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Monday, 29 February 2016

Life on Titan? A new paper looks at the evidence and ideas....

Above: An artists impression  of Titan's strange surface
Saturn's largest moon, Titan, is a very strange place where some very strange things are happening: Methane lakes, magic islands, chemical imbalances, plasti-karst landscapes, prebiotic snow, and methane rain are just a taster of what this weird, frozen-yet-active, moon has to teach us. But there's a big question we'd like to answer even more: Could this weird moon harbour life - or at least something equivalent to life, for an environment hundreds of degrees below freezing where it rains methane?


Above: Titan's lake district, as seen through the Cassini space probes infra red camera. Courtesy of NASA.

A study from Christopher Mackey, at NASA's Ames Research Centre, has been released to give the world a view on where we are when it comes to answering that question. I'll quote part of the conclusions below. The paper itself is free to download here.

"....it may be that if there is life in the liquids on Titan’s surface it may be simple, heterotrophic, slow to metabolize, and slow to adapt with limited genetic and metabolic complexity. The simple molecules needed for metabolism may be widespread in the environment and in the methane/ethane liquids, but the complex organics needed for structural or genetic systems may be hard to obtain or synthesize. The communities formed may be ecologically simple—perhaps analogous to the microbial ecosystems found in extreme cold and dry environments on Earth.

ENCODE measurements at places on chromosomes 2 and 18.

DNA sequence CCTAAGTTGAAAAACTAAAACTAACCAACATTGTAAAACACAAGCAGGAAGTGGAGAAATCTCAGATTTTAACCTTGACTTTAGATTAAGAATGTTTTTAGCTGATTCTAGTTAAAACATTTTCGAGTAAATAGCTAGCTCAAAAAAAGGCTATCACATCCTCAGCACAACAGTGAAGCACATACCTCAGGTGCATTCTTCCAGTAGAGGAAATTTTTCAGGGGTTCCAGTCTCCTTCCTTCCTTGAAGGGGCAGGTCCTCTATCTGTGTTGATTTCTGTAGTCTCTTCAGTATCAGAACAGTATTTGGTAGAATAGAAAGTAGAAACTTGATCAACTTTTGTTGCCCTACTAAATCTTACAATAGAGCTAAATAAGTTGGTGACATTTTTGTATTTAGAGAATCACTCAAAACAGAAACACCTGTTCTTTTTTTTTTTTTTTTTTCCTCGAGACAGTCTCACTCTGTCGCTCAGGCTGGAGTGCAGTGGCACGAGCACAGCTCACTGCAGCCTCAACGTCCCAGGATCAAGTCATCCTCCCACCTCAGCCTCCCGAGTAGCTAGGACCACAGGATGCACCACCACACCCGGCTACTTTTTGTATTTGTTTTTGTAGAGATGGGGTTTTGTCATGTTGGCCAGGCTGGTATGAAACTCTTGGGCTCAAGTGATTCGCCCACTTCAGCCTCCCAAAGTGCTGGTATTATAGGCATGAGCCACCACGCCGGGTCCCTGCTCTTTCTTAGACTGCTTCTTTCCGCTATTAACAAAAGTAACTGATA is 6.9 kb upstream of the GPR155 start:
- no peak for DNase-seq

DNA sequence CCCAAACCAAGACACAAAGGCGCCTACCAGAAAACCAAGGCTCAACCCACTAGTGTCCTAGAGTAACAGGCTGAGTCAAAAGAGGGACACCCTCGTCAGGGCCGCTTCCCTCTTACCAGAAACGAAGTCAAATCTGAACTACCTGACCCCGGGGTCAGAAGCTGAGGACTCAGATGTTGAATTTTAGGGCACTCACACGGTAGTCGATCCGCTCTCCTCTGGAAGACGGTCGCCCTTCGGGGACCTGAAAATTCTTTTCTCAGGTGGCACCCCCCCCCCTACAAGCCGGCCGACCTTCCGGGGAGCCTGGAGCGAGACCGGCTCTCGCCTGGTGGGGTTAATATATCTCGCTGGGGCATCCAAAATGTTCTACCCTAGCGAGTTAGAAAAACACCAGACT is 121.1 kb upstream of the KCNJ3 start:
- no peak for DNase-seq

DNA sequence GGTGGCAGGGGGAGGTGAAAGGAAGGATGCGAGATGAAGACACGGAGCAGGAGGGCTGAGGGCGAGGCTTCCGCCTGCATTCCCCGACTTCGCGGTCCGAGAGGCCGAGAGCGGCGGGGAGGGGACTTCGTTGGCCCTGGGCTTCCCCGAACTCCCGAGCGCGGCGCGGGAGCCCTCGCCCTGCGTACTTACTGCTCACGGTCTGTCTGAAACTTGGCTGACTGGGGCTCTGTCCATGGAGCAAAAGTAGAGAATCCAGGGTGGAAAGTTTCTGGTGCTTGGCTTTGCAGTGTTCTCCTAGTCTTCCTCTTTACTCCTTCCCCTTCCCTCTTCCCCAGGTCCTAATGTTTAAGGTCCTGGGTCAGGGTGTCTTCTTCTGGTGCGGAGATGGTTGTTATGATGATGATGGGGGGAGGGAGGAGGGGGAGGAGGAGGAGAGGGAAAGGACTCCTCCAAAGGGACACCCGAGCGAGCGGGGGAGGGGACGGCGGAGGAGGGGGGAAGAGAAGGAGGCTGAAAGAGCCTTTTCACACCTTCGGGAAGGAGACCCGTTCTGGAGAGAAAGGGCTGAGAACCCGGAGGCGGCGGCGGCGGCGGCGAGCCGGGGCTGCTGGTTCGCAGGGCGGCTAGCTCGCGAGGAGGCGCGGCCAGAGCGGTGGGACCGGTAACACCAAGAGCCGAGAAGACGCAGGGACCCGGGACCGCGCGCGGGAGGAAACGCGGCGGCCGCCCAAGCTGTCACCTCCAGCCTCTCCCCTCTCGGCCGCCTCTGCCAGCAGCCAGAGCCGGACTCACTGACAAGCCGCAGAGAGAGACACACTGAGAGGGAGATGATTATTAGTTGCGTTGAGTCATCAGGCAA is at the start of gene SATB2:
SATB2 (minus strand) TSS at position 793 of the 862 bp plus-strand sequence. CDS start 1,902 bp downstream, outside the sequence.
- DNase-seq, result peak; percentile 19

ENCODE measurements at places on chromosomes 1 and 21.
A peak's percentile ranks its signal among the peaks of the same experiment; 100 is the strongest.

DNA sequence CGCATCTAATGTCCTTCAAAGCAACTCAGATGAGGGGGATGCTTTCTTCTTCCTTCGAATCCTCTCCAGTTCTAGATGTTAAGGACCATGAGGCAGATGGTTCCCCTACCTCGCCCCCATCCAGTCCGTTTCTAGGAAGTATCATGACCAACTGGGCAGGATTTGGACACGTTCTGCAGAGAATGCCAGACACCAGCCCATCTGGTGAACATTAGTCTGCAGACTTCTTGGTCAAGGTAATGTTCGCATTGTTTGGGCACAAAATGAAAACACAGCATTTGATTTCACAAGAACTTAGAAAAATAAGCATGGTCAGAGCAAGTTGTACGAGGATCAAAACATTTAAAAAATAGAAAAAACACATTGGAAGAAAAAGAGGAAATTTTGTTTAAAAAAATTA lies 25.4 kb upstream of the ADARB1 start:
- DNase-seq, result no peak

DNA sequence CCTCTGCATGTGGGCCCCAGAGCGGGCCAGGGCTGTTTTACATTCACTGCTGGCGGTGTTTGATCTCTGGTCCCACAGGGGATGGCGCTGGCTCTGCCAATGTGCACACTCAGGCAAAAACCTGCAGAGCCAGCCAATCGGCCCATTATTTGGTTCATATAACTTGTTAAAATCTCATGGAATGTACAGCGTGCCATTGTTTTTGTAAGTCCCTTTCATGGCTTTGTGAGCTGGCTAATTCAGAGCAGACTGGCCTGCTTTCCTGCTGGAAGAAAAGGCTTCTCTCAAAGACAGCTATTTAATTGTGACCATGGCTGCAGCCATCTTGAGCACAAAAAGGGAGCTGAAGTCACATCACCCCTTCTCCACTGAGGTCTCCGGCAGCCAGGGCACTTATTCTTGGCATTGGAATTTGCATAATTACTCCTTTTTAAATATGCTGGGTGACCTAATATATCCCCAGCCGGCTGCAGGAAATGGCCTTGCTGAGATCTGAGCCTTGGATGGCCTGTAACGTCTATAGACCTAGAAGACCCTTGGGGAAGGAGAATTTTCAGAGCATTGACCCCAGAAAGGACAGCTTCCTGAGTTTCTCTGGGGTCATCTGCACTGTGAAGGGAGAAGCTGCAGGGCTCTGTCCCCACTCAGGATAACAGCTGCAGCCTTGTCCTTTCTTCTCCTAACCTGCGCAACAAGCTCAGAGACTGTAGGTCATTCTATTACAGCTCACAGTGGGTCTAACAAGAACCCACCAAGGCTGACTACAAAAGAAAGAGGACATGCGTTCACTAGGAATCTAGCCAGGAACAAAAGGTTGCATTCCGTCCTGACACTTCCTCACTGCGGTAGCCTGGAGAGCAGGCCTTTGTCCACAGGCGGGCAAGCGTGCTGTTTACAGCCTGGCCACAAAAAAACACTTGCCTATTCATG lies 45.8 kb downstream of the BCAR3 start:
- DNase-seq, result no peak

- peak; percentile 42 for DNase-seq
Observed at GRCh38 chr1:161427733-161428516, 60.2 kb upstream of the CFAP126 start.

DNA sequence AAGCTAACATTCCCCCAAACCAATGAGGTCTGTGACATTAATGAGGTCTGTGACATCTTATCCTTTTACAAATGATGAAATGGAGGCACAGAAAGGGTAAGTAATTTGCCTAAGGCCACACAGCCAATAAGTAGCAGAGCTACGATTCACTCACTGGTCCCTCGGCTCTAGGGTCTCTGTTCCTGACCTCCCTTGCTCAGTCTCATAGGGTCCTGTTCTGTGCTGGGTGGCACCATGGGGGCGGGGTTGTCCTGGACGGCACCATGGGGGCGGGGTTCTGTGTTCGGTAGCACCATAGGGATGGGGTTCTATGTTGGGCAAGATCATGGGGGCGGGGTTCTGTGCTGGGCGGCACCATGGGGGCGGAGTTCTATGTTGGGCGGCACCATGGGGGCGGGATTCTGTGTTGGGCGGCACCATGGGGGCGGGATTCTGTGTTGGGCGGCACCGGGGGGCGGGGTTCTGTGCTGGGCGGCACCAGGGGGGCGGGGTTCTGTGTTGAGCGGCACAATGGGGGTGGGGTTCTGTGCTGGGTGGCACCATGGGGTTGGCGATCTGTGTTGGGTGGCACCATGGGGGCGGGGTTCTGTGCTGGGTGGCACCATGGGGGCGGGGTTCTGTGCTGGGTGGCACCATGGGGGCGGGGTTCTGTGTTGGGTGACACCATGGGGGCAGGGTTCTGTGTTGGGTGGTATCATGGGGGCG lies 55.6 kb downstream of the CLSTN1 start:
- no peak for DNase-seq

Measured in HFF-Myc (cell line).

... Titan may have only a simple trophic system, probably without primary producers and without predators. Photosynthesis may be beyond the complexity that can be achieved with the limited element and hence genetic diversity—and food should be free. The simple low temperature life forms and communities envisaged would have very low energy demands and would grow slowly. Life on Titan may be not much more than auto-catalytic reactions encased in azotomes. However, if it had genetics, and were thus Darwinian, then what a wonderful life it would be: a second genesis different enough from Earth life to suggest that our Universe is full of diverse and wondrous life forms.
In terms of ethical considerations, the search for a second genesis of life on Titan contrasts with the similar search on Mars. On Mars, issues of contamination both with respect to the Martian environment and back contamination of the Earth are important concerns. Furthermore, it has been suggested that if there were a second genesis of life on Mars the global conditions are not favorable for it and humans may choose to intervene to improve them [62]. In contrast, possibilities of contamination of Titan with water-based life from Earth are essentially zero, as are the possibilities for back contamination of the Earth with life from Titan."


So, basically, we don't know enough to call it yet - but if there is some form of alien life there it is likely to be both primitive and truly unique from life on Earth.

That sounds like a world worth going back for a second look at.....

Elsewhere in the Universe:
Huge meteorite explosion off the coast of Brazil
SpaceX aborts rocket launch
Could gravitational waves be used in an FTL engine? 
Narrowing the hunt for planet 9 

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